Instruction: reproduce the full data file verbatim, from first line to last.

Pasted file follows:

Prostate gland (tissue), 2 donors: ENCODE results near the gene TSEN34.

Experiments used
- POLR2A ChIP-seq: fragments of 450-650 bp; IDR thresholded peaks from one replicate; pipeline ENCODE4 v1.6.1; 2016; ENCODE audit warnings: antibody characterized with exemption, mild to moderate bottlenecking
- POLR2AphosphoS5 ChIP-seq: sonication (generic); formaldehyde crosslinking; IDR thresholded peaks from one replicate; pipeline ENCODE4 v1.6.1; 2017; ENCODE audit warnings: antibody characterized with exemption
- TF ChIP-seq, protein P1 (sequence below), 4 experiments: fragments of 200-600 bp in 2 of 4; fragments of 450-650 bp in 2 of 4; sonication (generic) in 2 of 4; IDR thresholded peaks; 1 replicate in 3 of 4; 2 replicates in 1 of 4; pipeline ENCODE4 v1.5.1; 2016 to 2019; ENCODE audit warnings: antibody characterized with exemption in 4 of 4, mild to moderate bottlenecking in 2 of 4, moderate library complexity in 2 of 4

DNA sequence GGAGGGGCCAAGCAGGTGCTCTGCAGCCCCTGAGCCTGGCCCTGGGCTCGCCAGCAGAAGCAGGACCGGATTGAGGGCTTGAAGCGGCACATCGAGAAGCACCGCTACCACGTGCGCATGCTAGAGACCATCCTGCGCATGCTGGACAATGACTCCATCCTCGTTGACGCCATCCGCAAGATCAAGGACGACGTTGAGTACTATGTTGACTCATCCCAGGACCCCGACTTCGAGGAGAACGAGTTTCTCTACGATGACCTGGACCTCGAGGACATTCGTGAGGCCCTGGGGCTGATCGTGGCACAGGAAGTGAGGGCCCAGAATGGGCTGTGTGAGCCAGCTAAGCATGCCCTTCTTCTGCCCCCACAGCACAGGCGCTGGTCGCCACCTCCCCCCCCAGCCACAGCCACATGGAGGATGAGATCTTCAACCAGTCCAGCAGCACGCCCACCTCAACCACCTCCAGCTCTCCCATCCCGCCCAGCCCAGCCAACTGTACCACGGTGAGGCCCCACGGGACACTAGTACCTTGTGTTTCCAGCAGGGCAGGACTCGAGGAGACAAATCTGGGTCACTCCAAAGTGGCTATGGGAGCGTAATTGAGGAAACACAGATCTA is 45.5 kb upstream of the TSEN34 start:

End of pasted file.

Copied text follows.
Prostate gland (tissue), 2 donors: ENCODE results near the gene TSEN34.

Experiments used
- POLR2A ChIP-seq: fragments of 450-650 bp; IDR thresholded peaks from one replicate; pipeline ENCODE4 v1.6.1; 2016; ENCODE audit warnings: antibody characterized with exemption, mild to moderate bottlenecking
- POLR2AphosphoS5 ChIP-seq: sonication (generic); formaldehyde crosslinking; IDR thresholded peaks from one replicate; pipeline ENCODE4 v1.6.1; 2017; ENCODE audit warnings: antibody characterized with exemption
- TF ChIP-seq, protein P1 (sequence below), 4 experiments: fragments of 200-600 bp in 2 of 4; fragments of 450-650 bp in 2 of 4; sonication (generic) in 2 of 4; IDR thresholded peaks; 1 replicate in 3 of 4; 2 replicates in 1 of 4; pipeline ENCODE4 v1.5.1; 2016 to 2019; ENCODE audit warnings: antibody characterized with exemption in 4 of 4, mild to moderate bottlenecking in 2 of 4, moderate library complexity in 2 of 4

DNA sequence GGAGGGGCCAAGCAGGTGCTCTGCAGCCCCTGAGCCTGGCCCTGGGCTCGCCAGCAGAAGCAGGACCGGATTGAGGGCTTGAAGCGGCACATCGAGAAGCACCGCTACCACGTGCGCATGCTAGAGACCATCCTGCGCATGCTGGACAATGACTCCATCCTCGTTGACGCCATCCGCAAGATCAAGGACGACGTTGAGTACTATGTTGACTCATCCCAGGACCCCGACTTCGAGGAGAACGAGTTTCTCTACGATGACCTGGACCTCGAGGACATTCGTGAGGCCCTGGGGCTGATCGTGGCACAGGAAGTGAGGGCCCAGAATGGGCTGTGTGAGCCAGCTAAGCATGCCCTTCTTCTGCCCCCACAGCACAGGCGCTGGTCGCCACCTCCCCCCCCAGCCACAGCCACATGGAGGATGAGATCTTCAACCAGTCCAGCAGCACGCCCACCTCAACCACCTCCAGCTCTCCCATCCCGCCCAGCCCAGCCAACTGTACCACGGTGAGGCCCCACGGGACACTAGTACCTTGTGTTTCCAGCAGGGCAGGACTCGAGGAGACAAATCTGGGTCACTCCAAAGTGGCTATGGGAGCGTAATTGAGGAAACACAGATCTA is 45.5 kb upstream of the TSEN34 start: